iMedicalApps and JMIR Publications have partnered to help disseminate interesting & innovative digital health research being done worldwide. Each article in this series will feature summaries of interesting studies to help you keep up to date on the latest in digital health research. We invite you to share your thoughts on the study in the comments section.
Inter-rater Reliability of mHealth App Rating Measures: Analysis of Top Depression and Smoking Apps
1. What was the motivation behind your study?
As over 165,000 healthcare apps are available for download today, finding the right app can be difficult. While there is no gold standard for healthcare apps, numerous quality measures have been developed to help people find apps which are safe, easy to use, and effective. Despite the proliferation of app rating scales, little is known about how useful or reliable these tools are in real life. In this study we assessed the interrater reliability of 22 measures for evaluating the quality of healthcare apps to learn which measures may be most reproducible.
2. Describe your study.
A panel of six expert reviewers made up of four doctors, one nurse practitioner, and one healthcare economist each downloaded and reviewed the top 10 depression apps and 10 smoking cessation apps from the Apple iTunes App Store on a common set of 22 metrics. Krippendorff’s Alpha was calculated for each of the measures to determine whether or not the reviewers produced consistent ratings. The inter-rater reliability of the measures was calculated for depression and smoking apps separately so that the impact of the category of the app on inter-rater reliability could be examined.
3. What were the results of the study?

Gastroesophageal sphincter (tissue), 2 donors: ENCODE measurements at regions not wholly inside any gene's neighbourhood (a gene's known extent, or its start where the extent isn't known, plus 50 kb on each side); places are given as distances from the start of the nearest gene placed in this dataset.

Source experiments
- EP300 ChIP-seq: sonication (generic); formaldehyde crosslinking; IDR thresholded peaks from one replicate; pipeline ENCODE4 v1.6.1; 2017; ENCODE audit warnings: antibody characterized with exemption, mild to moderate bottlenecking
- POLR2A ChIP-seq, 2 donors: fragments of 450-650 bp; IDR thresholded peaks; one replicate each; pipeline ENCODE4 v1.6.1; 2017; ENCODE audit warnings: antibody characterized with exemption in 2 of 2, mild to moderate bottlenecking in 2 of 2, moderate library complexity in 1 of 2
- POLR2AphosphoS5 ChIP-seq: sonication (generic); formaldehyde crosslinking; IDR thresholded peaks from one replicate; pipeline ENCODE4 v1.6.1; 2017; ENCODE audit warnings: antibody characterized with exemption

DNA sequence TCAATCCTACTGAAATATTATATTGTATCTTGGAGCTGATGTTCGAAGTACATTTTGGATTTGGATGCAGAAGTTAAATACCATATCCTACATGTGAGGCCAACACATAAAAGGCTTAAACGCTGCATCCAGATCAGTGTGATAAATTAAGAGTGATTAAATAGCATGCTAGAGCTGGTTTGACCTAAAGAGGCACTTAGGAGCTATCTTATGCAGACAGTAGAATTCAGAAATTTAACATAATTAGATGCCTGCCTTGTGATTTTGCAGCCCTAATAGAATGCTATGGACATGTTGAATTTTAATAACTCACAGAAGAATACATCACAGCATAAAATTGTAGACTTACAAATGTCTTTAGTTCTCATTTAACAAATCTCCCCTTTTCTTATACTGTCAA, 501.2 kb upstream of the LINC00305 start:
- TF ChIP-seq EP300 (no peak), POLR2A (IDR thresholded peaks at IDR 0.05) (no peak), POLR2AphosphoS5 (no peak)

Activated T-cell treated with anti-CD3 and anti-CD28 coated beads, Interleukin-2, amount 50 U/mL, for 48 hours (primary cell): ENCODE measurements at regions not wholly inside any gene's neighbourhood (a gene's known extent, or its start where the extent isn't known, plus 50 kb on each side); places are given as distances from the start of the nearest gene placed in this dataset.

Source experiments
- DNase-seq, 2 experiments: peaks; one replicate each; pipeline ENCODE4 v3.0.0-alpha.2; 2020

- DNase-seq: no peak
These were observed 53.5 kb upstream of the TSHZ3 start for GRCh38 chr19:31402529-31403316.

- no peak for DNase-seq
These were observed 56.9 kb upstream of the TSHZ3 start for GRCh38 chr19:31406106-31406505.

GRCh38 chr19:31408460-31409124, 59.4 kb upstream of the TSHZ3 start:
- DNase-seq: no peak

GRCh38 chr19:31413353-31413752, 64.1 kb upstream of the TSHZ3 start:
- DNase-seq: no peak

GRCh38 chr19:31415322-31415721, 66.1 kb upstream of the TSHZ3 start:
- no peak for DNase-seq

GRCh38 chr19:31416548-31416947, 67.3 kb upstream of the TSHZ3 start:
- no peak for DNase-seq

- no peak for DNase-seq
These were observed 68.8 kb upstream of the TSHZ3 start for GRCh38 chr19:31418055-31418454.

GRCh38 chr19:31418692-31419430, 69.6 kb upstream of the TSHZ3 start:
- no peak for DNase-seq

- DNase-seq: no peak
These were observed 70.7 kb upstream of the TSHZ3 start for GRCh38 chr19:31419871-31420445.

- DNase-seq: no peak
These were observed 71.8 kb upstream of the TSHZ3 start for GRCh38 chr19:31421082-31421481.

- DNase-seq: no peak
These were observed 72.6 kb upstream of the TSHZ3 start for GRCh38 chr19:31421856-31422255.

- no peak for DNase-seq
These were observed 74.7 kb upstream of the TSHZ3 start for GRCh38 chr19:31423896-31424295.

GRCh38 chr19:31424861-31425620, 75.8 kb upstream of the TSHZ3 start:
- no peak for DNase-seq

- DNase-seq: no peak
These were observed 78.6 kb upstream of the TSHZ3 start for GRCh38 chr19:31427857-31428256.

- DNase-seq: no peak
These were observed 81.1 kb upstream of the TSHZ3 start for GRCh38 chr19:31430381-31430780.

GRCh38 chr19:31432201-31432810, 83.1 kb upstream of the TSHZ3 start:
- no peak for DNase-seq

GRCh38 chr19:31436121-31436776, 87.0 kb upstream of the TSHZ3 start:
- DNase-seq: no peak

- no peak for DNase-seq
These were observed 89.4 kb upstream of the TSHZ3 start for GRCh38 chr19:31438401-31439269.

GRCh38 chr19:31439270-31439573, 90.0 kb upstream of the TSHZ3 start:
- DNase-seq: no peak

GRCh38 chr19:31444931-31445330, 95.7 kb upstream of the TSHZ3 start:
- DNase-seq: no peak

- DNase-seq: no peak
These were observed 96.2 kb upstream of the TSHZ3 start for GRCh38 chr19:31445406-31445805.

Despite rating the same apps on the same metrics, overall there was significant variation in how the reviewers rated the apps. Specifically, there was low interrater reliability for all but one of the measures evaluated. While the metric for interactiveness and feedback had reasonable interrater reliability, the interrater reliability for other metrics, such as ease of use and perceived effectiveness, were poor.
4. What is the main point that readers should take away from this study?
Rating mHealth apps is difficult, and many of the metrics currently being used may have poor interrater reliability.
Our results suggest exercising caution in widespread use of an app rating scale before it is thoroughly tested. Until scales are validated, when picking an app it may be best to seek out multiple opinions and not rely upon any single scale.
5. What was the most surprising finding from your study?
Seemingly helpful metrics to select healthcare apps, such as ease of use and perceived efficacy, actually had some of the lowest interrater reliability. If there is little agreement between reviewers on how smartphone apps perform on these metrics, it is possible that they are quite subjective.
6. What are the next steps? How do you envision this work ultimately translating into clinical practice or affect R&D?
Since patients may rate apps differently than non-patient reviewers, we plan to expand the scope of this study to now include patients and study their interrater reliability in reviewing healthcare apps. By combining the most reliable clinician and patient metrics, we may be able to find the best metrics to guide selection of the best healthcare apps.
This Q&A was contributed by all of the study authors.